Batten the hatches, saddle up the horse and get ready. It’s climax time! When your novel is about to reach its end, your protagonist will confront his or her biggest challenge. All the exciting plots and subplots will come full circle, and you will have to write an effective climax that consists of your most dramatic, most surprising moments. It should comprise moments where your main characters are experiencing their lowest lows and highest highs, making your readers cry, laugh, cheer, or preferably all of the above!

At the end of the day, your climax is a big deal. Therefore, planning it out as early as possible would be wise. It is of the utmost importance to give your novel’s climactic moment some extra thought. The buildup you put in matters a great deal here. No matter how well you’ve written your novel’s climax, its effectiveness depends on the buildup of your novel’s plot.

There’s also the matter of how you’ve set up your protagonist to face his or her biggest obstacle and whether you’ve given your readers enough reasons to care about what happens as your novel nears its end. With that in mind, here are a few ways to make your novel’s climax more engaging, effective, and exciting.

Compose The Ending First

When you’re writing a novel, the tension can often evaporate halfway through the story. So, it is an excellent idea to plan your novel’s climax early on to know where your protagonist is heading. Learning about his or her destination in advance will allow you to remain focused during the ‘middle muddle.’

While it might feel challenging to figure out your novel’s ending this early, remember the core idea of your novel. It probably has the ending hidden within it. For instance, if your core idea is something along the lines of will Captain Ahab catch Moby Dick? then your novel’s climax will be the moment when he harpoons the white whale and drowns to his death.

Take Advantage of A Prologue To Hint At Your Climax

Using a prologue is an excellent way to write an effective climax as it engages your reader with moments of dramatic action. Sometimes, a prologue can refer to a past event that has set your novel in motion (the catalyst). Sometimes, it can give the readers a peek into your novel’s climax.

Furthermore, a prologue offers your readers an intense dose of heart-pounding action or intrigue to ensure they remain interested in your novel until the end. That said, prologues are most effective for novels where the opening chapters take their time to introduce the protagonist, antagonist, and the plot. For example, the prologue in William Shakespeare’s Romeo and Juliet gives us a sneak peek at what to expect.

Two households, both alike in dignity (In fair Verona, where we lay our scene),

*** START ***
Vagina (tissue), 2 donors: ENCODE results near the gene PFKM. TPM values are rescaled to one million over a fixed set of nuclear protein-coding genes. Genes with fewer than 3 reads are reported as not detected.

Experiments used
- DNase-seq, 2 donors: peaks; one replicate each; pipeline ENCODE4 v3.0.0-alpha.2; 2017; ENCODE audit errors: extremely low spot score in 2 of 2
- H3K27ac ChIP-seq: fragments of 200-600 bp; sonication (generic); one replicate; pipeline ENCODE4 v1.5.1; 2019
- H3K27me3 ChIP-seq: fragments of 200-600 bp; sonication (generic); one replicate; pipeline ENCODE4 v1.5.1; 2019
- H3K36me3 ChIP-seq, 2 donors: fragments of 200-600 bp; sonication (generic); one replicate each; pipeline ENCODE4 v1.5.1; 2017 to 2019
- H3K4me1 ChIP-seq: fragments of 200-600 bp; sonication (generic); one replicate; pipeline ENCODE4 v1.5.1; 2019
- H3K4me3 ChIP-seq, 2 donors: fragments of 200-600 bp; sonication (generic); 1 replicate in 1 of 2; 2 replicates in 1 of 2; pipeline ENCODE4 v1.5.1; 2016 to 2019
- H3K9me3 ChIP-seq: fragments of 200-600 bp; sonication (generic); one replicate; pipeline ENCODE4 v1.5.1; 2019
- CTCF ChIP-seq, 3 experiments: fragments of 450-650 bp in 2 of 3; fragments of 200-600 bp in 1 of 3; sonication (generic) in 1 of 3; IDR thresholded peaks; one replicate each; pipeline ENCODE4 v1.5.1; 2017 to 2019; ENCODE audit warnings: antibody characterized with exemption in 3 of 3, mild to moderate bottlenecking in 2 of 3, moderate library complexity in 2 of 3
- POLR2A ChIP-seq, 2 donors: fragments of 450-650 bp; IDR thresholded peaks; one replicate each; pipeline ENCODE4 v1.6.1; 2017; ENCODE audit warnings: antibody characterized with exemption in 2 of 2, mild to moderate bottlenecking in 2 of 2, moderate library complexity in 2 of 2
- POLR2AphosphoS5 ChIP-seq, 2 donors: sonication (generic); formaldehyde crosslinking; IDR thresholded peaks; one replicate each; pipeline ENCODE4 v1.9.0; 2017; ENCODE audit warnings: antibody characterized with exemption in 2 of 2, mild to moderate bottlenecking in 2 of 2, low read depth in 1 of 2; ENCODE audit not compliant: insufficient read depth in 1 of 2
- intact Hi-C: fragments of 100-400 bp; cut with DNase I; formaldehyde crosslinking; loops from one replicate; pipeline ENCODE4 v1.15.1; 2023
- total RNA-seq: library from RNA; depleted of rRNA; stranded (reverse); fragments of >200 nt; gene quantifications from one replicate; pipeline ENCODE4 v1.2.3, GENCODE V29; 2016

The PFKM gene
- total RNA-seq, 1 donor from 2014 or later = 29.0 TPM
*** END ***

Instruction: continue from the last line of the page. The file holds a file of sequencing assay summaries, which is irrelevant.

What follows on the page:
From ancient grudge break to new mutiny,

Where civil blood makes civil hands unclean.’

Notice how the author tells us about a quarrel between two households in Verona, and how things are going to unfold in a new type of ‘mutiny,’ hinting at what to expect.

Utilize the Crucible

Let’s take the example of J. R. R. Tolkien’s Lord of the Rings to explain the crucible effect. In the trilogy, Frodo (the protagonist) is tasked to take the ring to Mordor. What if he had decided not to take it to Mordor? The author invests a great deal of time to explain that Frodo is the only one who can carry it. He also suggests what might happen if he fails to go to Mordor.

These events create the crucible effect for Frodo, making the readers feel that he has no other choice but to go to Mordor, no matter the cost.

Typically, the crucible effect is a situation that forces your novel’s protagonist towards the climax. It results from your novel’s character’s decisions and the battles he or she has to face. It is an excellent way to write an effective climax and inject some creativity into your novel.

Ensure Your Antagonist and Protagonist Are Evenly Matched

To understand this particular tip better, let’s examine how your readers will feel when the antagonist and protagonist aren’t evenly matched. For instance, after acquiring a high-tech weapon or special powers, your protagonist is now unbeatable. So now, during your novel’s climax, he or she is going into battle with the antagonist for the last time. But, of course, your protagonist is invincible now, and victory is a foregone conclusion. Therefore, ask yourself, will your readers be worried about the protagonist? Probably, not.

To keep your readers interested and raise tension during the climax, you need to ensure that your antagonist’s skills and resources are on par with your protagonist. Both should be evenly matched as it keeps your readers at the edge of their seats, not knowing what will happen during the climactic moment.

Proceed With Caution

Risk comes with great rewards! However, if you can’t nail down your climax, then you’re just forcing your novel down your readers’ throats. Not to mention, not every novel is meant to have a climactic moment in the end. In this case, a surprising moment might feel tacked on if poorly written. So, now that you know how to write an effective climax, it’s time to start crafting your own unique one. However, if you need help, visit our website to learn more about our professional book editing services and more.